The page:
If you do not have a password-recovery system (and you may not have one, it is acceptable) you may have to throw away data, make a new account. This might be acceptable (e.g. throwaway email accounts) or not (bank / health records).

Welch – Carrot and the Stick

What to do when your users are angry at you.

Listen to your users: they have something to say. As long as they are talking to you, they are still passionate about your product. This is good.
Even if they use profanity, they still are professional.
Communication is a two-way street. Engage your users with modern means of communication. You can even call them: they will listen. Don’t have a simple web form as the only way to reach you.

Don’t tell them what to think. “Not a bug, but a feature” is not the correct response.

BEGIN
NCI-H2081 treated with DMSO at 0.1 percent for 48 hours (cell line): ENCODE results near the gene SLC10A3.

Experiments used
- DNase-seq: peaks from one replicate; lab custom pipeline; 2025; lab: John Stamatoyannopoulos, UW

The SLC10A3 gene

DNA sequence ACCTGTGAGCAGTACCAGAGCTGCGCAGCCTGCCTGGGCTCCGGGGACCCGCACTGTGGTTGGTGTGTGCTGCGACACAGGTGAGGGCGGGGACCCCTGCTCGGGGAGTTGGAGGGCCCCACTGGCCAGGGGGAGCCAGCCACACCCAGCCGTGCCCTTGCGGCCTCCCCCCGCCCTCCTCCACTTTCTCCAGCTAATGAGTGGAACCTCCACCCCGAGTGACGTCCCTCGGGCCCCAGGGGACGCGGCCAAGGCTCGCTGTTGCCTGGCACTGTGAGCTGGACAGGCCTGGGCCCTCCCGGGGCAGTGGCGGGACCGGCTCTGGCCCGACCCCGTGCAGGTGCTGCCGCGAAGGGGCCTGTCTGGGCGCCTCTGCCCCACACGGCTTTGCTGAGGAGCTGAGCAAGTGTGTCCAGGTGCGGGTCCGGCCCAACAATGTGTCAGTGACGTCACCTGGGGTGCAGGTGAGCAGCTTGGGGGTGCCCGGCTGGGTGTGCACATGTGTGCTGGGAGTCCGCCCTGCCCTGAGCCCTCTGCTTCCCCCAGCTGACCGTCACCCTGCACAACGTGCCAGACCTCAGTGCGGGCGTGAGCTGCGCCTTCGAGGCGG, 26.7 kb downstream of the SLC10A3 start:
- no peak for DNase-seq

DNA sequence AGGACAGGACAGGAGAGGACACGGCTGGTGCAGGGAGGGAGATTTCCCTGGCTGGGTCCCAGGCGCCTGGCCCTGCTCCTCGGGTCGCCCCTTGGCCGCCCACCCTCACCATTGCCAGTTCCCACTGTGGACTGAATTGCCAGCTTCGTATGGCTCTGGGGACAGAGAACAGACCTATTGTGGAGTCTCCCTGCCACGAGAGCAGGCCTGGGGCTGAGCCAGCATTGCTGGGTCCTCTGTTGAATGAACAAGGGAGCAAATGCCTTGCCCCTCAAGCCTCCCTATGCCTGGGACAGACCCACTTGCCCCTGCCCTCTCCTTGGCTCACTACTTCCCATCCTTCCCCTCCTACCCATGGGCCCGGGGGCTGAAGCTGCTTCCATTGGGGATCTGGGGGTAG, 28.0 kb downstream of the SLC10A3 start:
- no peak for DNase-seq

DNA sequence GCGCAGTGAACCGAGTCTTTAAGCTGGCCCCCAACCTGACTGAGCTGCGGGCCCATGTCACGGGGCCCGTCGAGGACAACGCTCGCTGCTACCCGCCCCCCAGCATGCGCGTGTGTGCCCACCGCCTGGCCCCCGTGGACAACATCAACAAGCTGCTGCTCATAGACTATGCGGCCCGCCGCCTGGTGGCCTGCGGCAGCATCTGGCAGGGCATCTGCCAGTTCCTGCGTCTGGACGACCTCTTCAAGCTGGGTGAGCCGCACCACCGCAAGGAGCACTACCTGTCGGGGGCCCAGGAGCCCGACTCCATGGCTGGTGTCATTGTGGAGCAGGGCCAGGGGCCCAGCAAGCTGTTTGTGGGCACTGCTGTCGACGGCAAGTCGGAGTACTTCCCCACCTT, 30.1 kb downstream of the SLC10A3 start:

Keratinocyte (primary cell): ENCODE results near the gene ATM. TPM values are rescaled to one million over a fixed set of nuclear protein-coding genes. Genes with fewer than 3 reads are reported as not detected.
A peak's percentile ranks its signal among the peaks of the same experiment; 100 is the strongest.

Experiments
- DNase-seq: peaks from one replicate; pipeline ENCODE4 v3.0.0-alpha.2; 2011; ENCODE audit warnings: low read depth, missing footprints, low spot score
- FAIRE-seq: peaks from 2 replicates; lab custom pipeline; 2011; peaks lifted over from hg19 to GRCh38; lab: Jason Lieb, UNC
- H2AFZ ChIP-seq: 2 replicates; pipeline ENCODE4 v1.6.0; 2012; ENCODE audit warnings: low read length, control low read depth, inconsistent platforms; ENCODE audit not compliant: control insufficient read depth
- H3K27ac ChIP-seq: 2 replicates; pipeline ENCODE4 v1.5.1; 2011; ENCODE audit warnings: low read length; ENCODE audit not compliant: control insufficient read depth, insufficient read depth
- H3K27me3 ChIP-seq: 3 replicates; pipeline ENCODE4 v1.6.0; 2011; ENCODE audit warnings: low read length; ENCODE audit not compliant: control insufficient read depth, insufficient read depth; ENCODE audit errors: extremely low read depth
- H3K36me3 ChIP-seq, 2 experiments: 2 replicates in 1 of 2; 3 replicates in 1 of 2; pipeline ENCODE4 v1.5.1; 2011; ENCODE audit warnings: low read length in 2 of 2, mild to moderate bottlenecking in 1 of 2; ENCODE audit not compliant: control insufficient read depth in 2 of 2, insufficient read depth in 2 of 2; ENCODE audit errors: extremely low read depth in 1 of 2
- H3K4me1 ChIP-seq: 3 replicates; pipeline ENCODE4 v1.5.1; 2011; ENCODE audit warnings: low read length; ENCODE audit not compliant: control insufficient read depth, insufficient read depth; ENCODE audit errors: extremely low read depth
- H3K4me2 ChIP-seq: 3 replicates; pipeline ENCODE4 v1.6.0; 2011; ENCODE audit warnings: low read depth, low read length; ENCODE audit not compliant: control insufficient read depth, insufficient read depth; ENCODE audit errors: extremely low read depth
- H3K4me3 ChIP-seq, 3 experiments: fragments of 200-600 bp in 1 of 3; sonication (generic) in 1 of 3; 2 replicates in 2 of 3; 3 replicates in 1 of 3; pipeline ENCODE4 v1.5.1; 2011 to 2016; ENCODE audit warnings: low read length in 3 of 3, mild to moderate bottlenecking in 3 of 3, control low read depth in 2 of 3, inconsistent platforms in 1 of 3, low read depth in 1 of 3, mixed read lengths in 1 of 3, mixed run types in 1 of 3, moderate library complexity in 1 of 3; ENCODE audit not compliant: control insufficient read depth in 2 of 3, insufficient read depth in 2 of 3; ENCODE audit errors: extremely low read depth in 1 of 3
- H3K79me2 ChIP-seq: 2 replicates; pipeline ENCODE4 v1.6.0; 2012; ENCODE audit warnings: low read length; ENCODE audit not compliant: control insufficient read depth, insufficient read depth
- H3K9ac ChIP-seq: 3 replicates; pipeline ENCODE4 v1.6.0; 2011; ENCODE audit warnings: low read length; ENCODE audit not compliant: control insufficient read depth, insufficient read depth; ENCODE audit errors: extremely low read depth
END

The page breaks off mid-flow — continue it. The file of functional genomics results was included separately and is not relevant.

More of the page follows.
Your users are human, too. And if they can feel that you are human, that will go a long way.

Don’t try to cater to every user. If you honestly can’t do a certain thing, because you either can’t or there is no business case for it, tell them. And maybe recommend another product. You will make two people happy: the user who wanted to buy your product (but won’t) and the other company whose product you recommend. And you have not lost anything: it’s not money you would have had anyway. But this kind of honesty tends to come back in terms of trust, especially for future products.

Finally, there are two classes of users whom you may ignore, because the insignificant amount of money you will get from them pales in comparison to the time that they will cost you.